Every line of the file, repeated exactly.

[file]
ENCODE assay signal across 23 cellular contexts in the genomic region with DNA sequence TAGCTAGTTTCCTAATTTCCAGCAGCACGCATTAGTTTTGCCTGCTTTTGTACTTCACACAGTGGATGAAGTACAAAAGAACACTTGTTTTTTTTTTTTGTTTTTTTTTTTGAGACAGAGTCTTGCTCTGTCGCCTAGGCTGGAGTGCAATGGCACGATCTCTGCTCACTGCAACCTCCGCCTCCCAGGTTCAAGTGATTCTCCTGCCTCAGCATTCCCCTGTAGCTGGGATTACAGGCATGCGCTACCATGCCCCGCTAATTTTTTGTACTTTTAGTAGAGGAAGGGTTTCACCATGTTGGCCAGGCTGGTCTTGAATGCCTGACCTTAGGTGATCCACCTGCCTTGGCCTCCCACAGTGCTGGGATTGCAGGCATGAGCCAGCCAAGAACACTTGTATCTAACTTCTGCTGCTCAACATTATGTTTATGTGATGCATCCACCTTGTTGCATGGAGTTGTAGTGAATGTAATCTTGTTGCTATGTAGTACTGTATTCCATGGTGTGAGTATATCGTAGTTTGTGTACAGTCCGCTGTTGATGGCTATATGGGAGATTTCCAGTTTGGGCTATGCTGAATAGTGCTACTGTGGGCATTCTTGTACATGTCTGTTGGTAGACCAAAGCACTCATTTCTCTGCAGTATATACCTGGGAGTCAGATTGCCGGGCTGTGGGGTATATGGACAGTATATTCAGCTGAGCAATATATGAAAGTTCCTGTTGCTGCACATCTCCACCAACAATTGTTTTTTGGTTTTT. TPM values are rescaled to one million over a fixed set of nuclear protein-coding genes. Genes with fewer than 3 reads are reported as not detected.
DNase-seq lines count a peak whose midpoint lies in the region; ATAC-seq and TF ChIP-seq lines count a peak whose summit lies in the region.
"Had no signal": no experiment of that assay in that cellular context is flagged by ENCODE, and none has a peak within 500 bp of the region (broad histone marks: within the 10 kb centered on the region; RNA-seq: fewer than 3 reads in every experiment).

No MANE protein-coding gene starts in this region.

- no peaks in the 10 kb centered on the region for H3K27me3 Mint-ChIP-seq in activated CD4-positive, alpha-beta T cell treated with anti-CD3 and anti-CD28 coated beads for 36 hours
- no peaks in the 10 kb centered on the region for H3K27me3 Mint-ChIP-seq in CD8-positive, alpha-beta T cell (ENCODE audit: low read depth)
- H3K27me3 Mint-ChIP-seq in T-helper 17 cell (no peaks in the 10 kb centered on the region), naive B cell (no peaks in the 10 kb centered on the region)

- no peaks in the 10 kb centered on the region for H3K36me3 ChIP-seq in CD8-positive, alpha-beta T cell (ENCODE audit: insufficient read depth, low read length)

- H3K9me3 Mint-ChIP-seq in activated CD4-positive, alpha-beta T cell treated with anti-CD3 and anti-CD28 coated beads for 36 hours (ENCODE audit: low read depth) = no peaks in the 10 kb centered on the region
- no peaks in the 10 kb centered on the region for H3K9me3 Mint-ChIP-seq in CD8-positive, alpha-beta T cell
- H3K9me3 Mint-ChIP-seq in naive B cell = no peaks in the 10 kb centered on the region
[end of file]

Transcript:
ENCODE assay signal across 23 cellular contexts in the genomic region with DNA sequence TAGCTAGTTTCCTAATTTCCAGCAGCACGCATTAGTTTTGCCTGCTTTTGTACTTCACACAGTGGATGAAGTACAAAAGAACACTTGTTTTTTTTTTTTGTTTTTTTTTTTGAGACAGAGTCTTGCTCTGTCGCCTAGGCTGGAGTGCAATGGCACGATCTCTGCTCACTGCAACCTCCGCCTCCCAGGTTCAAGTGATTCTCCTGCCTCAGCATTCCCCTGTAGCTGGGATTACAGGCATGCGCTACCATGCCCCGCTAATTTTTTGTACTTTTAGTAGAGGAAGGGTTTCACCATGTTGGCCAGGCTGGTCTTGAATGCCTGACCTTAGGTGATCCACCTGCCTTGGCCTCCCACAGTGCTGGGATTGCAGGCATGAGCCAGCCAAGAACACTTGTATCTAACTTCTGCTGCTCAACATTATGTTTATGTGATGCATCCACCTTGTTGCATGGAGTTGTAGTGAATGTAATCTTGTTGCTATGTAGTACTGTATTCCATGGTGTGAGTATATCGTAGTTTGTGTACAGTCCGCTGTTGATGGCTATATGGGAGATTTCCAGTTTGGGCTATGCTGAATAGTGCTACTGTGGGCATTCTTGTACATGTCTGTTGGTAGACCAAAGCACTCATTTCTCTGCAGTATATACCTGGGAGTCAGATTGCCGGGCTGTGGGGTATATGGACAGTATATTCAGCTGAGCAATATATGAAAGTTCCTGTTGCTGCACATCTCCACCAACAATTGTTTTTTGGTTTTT. TPM values are rescaled to one million over a fixed set of nuclear protein-coding genes. Genes with fewer than 3 reads are reported as not detected.
DNase-seq lines count a peak whose midpoint lies in the region; ATAC-seq and TF ChIP-seq lines count a peak whose summit lies in the region.
"Had no signal": no experiment of that assay in that cellular context is flagged by ENCODE, and none has a peak within 500 bp of the region (broad histone marks: within the 10 kb centered on the region; RNA-seq: fewer than 3 reads in every experiment).

No MANE protein-coding gene starts in this region.

- no peaks in the 10 kb centered on the region for H3K27me3 Mint-ChIP-seq in activated CD4-positive, alpha-beta T cell treated with anti-CD3 and anti-CD28 coated beads for 36 hours
- no peaks in the 10 kb centered on the region for H3K27me3 Mint-ChIP-seq in CD8-positive, alpha-beta T cell (ENCODE audit: low read depth)
- H3K27me3 Mint-ChIP-seq in T-helper 17 cell (no peaks in the 10 kb centered on the region), naive B cell (no peaks in the 10 kb centered on the region)

- no peaks in the 10 kb centered on the region for H3K36me3 ChIP-seq in CD8-positive, alpha-beta T cell (ENCODE audit: insufficient read depth, low read length)

- H3K9me3 Mint-ChIP-seq in activated CD4-positive, alpha-beta T cell treated with anti-CD3 and anti-CD28 coated beads for 36 hours (ENCODE audit: low read depth) = no peaks in the 10 kb centered on the region
- no peaks in the 10 kb centered on the region for H3K9me3 Mint-ChIP-seq in CD8-positive, alpha-beta T cell
- H3K9me3 Mint-ChIP-seq in naive B cell = no peaks in the 10 kb centered on the region